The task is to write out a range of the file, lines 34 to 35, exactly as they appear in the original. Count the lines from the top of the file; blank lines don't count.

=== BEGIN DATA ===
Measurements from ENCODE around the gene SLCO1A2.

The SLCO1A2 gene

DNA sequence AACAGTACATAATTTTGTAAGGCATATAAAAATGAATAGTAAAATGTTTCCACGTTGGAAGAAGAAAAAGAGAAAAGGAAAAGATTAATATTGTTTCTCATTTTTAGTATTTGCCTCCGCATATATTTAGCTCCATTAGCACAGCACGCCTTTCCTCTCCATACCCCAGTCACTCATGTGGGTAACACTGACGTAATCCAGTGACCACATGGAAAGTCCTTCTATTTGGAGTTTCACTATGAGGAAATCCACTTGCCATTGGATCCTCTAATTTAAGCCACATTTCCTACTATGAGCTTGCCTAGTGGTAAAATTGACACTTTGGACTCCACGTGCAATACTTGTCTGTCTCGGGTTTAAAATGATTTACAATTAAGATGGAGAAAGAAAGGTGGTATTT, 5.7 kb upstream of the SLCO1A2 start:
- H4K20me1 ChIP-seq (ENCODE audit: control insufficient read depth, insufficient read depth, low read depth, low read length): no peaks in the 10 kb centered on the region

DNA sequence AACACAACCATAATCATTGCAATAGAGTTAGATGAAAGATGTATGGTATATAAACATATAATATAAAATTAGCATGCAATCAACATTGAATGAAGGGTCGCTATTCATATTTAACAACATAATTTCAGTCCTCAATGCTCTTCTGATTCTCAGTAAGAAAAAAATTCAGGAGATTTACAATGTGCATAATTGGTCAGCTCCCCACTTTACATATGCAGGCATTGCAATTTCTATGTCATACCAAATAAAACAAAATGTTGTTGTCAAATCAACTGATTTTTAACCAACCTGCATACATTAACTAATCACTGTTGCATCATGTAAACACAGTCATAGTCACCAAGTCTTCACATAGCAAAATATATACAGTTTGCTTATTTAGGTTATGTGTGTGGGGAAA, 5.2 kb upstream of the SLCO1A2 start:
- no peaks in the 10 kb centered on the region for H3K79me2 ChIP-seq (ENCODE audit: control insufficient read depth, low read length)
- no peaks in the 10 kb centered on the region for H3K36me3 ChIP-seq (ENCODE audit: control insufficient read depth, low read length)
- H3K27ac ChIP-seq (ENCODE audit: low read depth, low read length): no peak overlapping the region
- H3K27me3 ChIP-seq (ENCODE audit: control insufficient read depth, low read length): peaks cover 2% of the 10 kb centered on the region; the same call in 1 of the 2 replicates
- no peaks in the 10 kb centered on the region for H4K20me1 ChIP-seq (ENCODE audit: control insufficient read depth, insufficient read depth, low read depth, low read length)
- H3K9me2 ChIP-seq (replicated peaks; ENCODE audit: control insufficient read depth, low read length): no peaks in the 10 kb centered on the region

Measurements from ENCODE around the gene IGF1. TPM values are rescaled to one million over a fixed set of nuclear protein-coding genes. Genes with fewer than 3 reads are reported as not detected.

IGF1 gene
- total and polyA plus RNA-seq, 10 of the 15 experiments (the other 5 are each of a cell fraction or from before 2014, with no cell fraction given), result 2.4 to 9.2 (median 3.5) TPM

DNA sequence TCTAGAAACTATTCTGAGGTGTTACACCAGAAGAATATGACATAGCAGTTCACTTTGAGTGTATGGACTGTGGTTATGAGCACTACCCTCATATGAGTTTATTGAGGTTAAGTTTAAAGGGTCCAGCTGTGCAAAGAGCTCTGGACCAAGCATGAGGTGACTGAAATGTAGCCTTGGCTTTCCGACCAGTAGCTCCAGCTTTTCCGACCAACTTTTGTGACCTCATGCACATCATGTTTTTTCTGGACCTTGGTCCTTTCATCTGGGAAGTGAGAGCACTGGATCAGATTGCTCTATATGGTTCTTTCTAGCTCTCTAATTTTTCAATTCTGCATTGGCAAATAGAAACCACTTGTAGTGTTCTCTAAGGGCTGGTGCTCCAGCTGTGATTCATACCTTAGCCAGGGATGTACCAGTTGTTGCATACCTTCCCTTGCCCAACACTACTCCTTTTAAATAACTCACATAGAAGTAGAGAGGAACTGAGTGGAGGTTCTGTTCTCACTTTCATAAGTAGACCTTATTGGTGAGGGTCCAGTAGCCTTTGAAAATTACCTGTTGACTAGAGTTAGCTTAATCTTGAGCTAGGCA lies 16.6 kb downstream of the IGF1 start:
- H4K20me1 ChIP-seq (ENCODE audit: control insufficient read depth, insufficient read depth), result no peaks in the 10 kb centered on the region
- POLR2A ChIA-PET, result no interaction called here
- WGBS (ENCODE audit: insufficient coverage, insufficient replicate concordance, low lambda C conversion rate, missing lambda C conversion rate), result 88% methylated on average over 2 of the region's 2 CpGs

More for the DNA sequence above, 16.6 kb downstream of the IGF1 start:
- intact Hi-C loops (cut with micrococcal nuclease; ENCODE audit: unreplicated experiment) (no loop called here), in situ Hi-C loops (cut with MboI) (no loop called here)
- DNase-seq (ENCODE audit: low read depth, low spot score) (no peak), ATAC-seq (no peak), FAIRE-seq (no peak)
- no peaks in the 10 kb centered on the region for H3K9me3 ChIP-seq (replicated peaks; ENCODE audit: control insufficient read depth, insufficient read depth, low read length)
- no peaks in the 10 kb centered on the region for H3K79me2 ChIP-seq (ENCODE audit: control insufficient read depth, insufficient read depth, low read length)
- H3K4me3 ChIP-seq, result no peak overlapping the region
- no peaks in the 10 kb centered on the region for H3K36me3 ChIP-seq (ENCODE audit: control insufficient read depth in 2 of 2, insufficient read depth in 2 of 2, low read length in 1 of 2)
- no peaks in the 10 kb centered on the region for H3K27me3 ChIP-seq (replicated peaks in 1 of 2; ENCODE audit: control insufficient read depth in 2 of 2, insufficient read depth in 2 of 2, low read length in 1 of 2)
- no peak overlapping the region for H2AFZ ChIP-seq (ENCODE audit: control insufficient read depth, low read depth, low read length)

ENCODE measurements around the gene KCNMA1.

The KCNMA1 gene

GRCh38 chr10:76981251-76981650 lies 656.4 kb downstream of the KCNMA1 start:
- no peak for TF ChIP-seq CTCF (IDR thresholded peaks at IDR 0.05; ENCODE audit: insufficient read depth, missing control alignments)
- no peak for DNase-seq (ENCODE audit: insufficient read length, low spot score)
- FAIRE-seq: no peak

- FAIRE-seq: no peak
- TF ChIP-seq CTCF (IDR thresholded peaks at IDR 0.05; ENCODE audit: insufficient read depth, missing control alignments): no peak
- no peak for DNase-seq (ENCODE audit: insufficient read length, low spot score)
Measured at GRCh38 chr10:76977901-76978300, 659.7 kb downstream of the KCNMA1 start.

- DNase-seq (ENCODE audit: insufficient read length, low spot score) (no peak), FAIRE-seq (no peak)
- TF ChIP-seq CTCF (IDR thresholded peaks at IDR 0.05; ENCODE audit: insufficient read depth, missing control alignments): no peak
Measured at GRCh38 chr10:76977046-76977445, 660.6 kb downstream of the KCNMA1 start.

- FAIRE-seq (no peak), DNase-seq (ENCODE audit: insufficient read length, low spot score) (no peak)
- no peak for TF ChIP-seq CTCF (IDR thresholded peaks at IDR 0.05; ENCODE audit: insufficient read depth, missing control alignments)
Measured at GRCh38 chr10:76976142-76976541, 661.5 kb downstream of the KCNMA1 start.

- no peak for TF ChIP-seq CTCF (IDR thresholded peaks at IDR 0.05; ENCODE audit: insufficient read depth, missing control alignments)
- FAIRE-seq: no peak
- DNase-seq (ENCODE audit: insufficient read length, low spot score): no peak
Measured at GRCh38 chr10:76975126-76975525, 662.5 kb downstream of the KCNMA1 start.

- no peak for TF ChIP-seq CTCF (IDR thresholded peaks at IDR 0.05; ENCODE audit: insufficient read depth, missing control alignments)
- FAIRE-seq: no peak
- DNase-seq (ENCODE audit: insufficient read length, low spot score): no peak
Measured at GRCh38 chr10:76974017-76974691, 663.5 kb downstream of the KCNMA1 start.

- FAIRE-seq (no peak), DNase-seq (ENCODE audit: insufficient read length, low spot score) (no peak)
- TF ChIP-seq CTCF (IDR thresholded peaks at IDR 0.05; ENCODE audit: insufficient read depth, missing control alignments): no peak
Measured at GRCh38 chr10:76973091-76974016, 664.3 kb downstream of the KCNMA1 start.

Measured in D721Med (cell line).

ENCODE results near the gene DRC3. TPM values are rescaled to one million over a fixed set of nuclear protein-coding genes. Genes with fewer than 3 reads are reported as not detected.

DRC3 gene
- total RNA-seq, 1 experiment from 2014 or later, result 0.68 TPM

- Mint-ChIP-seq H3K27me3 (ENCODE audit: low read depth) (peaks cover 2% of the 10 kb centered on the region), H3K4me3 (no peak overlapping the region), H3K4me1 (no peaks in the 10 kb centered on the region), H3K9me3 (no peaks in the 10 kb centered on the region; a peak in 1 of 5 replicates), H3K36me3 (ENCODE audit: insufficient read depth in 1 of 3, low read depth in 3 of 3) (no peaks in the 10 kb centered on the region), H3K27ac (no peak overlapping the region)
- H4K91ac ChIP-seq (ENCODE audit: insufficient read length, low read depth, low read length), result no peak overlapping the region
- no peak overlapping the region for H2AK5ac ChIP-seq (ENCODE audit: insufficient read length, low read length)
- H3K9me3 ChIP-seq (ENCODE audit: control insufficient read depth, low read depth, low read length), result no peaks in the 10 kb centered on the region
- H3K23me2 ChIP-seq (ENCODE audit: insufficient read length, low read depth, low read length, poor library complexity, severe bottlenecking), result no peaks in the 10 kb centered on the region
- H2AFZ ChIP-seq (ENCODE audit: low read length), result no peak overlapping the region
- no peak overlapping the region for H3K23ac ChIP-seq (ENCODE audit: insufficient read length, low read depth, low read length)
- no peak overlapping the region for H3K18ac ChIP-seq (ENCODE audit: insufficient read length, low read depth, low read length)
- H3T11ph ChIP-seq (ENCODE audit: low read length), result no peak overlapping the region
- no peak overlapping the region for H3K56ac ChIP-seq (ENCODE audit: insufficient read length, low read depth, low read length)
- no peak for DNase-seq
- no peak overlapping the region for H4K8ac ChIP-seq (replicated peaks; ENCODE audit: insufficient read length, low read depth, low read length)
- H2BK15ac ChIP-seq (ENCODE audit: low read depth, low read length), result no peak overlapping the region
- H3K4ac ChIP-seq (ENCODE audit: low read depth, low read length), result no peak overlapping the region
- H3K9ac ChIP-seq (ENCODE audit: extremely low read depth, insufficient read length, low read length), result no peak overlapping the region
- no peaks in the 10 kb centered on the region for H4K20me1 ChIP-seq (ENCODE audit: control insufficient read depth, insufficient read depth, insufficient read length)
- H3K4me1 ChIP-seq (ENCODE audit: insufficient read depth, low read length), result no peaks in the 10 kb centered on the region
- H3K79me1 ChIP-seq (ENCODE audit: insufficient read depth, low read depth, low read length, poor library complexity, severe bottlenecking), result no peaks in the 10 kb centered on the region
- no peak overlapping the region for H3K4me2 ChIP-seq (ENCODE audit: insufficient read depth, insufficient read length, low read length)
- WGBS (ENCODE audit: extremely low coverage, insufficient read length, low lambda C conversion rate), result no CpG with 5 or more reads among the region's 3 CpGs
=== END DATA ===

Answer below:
- FAIRE-seq: no peak
- TF ChIP-seq CTCF (IDR thresholded peaks at IDR 0.05; ENCODE audit: insufficient read depth, missing control alignments): no peak